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From Kamran Mazandrani <kamra...@netropolis.net>
Subject Re: on startup
Date Tue, 11 Sep 2001 04:54:22 GMT

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Date: Fri, 7 Sep 2001 11:11:10 -0700 (PDT)
From: "Craig R. McClanahan" <craigmcc@apache.org>
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To: <tomcat-user@jakarta.apache.org>
Subject: RE: How can I have a class run on start-up?
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For a portable solution to the "run my class at startup" problem, Servlet
2.3 (and therefore Tomcat 4.0) supports a new API called
javax.servlet.ServletContextListener. If you register such a listener in
your web.xml file, the container will call the contextInitialized() method
when the web application starts up, and contextDestroyed() when the web
application is shut down.
This is safer than the typical approach (use the init() method of a
load-on-startup servlet), because the servlet specification does *not*
guarantee to keep any particular servlet instance in memory for the life
of the application (although Tomcat actually does so).
Craig

On Fri, 7 Sep 2001, Peter Romianowski wrote:
 > Date: Fri, 7 Sep 2001 19:35:32 +0200
 > From: Peter Romianowski <antarapero@gmx.de>
 > Reply-To: tomcat-user@jakarta.apache.org
 > To: tomcat-user@jakarta.apache.org
 > Subject: RE: How can I have a class run on start-up?
 >
 > you could implement a org.apache.catalina.LifecycleListener and attach 
it to
 > the context you are using like this:
 >
 > <Context path="/myapp" ...>
 > ...
 > <Listener className="com.mycompany.MyAppListener"/>
 > ...
 > </Context>
 >
 > look into the docs for details.
 > but this is a tomcat-specific thing (and thus not portable).
 >
 > anyway there's a second approach that comes in mind (but it is not as
 > "clean" as the first one)
 >
 > you simply could write a servlet where you put all code which should be
 > executed during webapp-initialization into the init-method.
 > in web.xml you configure the servlet to load on startup. it goes like this:
 >
 > <servlet>
 > <servlet-name>somename</servlet-name>
 > <servlet-class>someclass</servlet-class>
 > <load-on-startup>a value greater 0</load-on-startup>
 > </servlet>
 >
 > then the servlet will be called upon webapp-initialization.
 >
 > dont know if there's is a better (cleaner and portable) solution, but these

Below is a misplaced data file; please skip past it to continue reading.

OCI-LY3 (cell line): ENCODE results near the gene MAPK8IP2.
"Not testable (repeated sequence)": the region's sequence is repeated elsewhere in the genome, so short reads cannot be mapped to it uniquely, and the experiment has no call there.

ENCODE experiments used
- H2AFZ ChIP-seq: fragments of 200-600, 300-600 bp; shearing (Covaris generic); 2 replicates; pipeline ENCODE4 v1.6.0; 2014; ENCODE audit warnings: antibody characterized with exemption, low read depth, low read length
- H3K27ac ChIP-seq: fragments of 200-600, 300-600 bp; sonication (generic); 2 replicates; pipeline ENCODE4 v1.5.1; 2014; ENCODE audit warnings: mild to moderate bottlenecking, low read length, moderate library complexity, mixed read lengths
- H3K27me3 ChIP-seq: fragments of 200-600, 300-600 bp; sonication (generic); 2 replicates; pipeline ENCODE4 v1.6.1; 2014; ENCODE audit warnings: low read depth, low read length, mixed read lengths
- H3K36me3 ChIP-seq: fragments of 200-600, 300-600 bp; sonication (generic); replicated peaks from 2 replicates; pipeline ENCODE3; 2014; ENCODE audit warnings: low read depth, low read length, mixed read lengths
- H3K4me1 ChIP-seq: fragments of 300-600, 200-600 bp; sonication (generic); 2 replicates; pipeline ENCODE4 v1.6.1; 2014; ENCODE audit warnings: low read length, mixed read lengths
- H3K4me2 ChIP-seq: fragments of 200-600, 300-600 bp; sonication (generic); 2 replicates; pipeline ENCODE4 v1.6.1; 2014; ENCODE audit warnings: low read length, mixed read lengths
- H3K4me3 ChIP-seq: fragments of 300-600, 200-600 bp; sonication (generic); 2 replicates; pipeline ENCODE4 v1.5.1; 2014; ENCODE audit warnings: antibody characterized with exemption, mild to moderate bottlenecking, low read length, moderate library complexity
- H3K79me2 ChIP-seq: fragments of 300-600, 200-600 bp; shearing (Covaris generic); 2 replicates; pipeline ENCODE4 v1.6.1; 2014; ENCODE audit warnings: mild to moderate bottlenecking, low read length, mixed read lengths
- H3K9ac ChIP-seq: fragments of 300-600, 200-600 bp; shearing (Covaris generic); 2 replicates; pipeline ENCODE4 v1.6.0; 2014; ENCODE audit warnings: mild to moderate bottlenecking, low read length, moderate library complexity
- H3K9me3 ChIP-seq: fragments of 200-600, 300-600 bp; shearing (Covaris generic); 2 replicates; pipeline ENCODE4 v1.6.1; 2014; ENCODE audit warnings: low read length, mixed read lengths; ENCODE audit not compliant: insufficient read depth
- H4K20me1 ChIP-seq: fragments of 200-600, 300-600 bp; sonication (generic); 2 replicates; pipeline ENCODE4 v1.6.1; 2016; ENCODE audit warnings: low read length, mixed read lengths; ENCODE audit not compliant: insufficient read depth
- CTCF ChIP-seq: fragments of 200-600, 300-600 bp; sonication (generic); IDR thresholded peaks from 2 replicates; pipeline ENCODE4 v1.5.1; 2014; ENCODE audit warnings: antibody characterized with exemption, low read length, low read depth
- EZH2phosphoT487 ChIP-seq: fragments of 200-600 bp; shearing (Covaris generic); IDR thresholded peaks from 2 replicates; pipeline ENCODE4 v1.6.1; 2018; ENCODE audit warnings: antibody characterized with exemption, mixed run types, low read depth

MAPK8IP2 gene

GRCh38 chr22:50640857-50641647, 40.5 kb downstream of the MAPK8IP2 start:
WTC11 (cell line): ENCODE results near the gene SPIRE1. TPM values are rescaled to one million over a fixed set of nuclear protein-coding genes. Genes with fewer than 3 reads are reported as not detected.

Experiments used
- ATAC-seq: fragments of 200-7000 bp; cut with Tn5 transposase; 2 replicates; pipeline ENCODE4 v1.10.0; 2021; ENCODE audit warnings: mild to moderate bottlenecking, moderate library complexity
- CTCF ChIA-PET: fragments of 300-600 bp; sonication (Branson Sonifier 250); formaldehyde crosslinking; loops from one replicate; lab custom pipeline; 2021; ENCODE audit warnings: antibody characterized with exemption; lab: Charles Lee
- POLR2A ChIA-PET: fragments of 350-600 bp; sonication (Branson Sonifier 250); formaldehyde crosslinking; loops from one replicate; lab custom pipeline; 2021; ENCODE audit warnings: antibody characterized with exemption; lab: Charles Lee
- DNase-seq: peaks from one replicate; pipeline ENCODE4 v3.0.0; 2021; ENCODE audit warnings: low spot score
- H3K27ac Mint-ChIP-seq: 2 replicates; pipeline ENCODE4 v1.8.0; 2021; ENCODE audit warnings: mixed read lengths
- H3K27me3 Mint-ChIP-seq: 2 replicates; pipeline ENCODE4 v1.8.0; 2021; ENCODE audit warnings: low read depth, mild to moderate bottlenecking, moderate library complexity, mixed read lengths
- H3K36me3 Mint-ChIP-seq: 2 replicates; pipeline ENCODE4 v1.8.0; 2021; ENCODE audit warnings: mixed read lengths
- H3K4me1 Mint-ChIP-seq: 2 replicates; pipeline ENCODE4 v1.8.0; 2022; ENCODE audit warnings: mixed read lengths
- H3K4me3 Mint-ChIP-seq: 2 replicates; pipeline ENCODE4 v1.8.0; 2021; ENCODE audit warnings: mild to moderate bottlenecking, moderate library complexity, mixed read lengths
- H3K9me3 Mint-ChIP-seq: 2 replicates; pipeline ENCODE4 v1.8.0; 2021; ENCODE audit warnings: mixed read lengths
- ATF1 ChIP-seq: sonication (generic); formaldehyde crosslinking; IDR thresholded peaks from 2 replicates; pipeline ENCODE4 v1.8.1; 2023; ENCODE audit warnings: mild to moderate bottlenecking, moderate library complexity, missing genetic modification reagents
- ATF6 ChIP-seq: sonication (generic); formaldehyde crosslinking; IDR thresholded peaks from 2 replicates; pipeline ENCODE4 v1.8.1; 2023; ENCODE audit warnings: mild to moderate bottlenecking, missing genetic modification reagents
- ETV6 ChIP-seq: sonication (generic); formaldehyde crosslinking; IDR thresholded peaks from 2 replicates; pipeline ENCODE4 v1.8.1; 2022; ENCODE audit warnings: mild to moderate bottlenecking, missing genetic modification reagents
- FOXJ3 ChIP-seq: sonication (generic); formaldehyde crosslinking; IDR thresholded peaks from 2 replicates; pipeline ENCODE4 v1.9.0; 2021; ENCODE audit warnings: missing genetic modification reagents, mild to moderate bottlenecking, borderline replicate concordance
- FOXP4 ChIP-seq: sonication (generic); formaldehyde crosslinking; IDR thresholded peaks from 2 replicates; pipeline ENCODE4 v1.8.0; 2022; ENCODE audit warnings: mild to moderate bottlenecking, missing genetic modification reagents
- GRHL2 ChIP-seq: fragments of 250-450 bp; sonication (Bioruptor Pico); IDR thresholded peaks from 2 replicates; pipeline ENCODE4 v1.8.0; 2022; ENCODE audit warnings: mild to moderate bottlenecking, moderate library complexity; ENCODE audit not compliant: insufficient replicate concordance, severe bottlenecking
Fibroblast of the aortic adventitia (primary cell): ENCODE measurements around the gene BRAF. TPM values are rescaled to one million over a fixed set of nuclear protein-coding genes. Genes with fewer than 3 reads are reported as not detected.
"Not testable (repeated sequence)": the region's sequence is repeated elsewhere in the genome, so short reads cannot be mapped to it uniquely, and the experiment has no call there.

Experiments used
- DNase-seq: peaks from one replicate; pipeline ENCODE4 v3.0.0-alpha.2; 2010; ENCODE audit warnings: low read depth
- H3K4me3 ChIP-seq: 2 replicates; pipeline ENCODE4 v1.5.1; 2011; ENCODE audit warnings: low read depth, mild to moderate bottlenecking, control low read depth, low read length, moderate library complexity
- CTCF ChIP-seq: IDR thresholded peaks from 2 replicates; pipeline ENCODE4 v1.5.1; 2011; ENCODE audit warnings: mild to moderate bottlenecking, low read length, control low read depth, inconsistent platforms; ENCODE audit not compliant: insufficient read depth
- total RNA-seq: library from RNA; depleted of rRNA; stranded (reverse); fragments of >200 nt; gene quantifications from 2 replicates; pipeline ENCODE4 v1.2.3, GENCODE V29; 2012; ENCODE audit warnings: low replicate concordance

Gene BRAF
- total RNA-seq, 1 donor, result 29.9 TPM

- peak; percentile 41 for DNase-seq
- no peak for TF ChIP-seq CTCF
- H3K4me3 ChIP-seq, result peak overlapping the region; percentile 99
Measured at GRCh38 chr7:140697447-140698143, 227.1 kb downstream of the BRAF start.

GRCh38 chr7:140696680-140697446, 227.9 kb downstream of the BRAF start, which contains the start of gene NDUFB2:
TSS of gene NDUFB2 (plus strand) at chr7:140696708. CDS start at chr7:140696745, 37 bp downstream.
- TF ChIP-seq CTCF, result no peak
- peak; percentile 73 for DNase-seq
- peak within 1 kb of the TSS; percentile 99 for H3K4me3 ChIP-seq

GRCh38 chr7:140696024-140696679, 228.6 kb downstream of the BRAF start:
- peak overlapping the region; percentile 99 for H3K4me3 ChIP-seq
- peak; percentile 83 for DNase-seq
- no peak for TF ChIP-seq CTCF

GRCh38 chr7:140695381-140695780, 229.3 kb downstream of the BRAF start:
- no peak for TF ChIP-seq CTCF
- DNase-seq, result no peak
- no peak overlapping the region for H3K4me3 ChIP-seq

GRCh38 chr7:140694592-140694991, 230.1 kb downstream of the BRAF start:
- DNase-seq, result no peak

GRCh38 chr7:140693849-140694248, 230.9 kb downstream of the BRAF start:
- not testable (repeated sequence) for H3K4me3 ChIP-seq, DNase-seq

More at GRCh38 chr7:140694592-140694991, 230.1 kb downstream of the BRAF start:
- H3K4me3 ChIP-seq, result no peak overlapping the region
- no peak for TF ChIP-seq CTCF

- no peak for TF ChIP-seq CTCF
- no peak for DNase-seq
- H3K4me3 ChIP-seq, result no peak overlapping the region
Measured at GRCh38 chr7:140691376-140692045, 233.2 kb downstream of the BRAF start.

> two do the job.
 >
 > greets,
 > pero
 >
 > -----Original Message-----
 > From: Jonathan Eric Miller [mailto:jemiller@uchicago.edu]
 > Sent: Friday, September 07, 2001 7:15 PM
 > To: tomcat-user@jakarta.apache.org
 > Subject: Re: How can I have a class run on start-up?
 >
 >
 > I don't know the answer to your question, but, I'm wondering if the
 > application actually has to run in Tomcat. It sounds like you might want to
 > just create a standalone application that listens on a port.
 >
 > Jon
 >
 > ----- Original Message -----
 > From: "Alex Colic" <alex.colic@pop-ware.com>
 > To: "Tomcat-User" <tomcat-user@jakarta.apache.org>
 > Sent: Friday, September 07, 2001 8:36 AM
 > Subject: How can I have a class run on start-up?
 >
 >
 > > Hi,
 > >
 > > hopefully someone can help me with this. I need some type of a class to
 > > start when the web server starts. This class is going to bind itself to a
 > > port and listen to commands from a VB app. Other classes in other web 
apps
 > > will register themselves with this class to receive these commands.
 > >
 > > My questions are:
 > >
 > > 1: how can you have a class start when the web server starts? This needs
 > to
 > > work with all web servers.
 > > 2: how can you have a class in a web app register itself with the class
 > > listening on the port?
 > >
 > > Any suggestions are appreciated.
 > >
 > > Regards
 > >
 > > Alex Colic
 > >
 >
 >




At 10:22 AM 9/11/2001 +0530, you wrote:
>hi all,
>I have a java class that needs to be loaded at the startup of the tomcat
>
>server. And I want it to persist as long as tomcat is alive. Is it
>possible ?
>If so where do i put the class ?
>Can i do it by changing something in any of the config files ?
>
>
>help please.
>
>regards
>anagha.
>
>--
>Where the mind is without fear and the head is held high;
>Where knowledge is free;
>Where the world has not been broken up into fragments by narrow domestic
>walls;
>Where words come out from the depths of truth;
>...............
>Where the mind is led by thee into ever-widening thought and action;
>Into that heaven of freedom,my Father,let my country awake.


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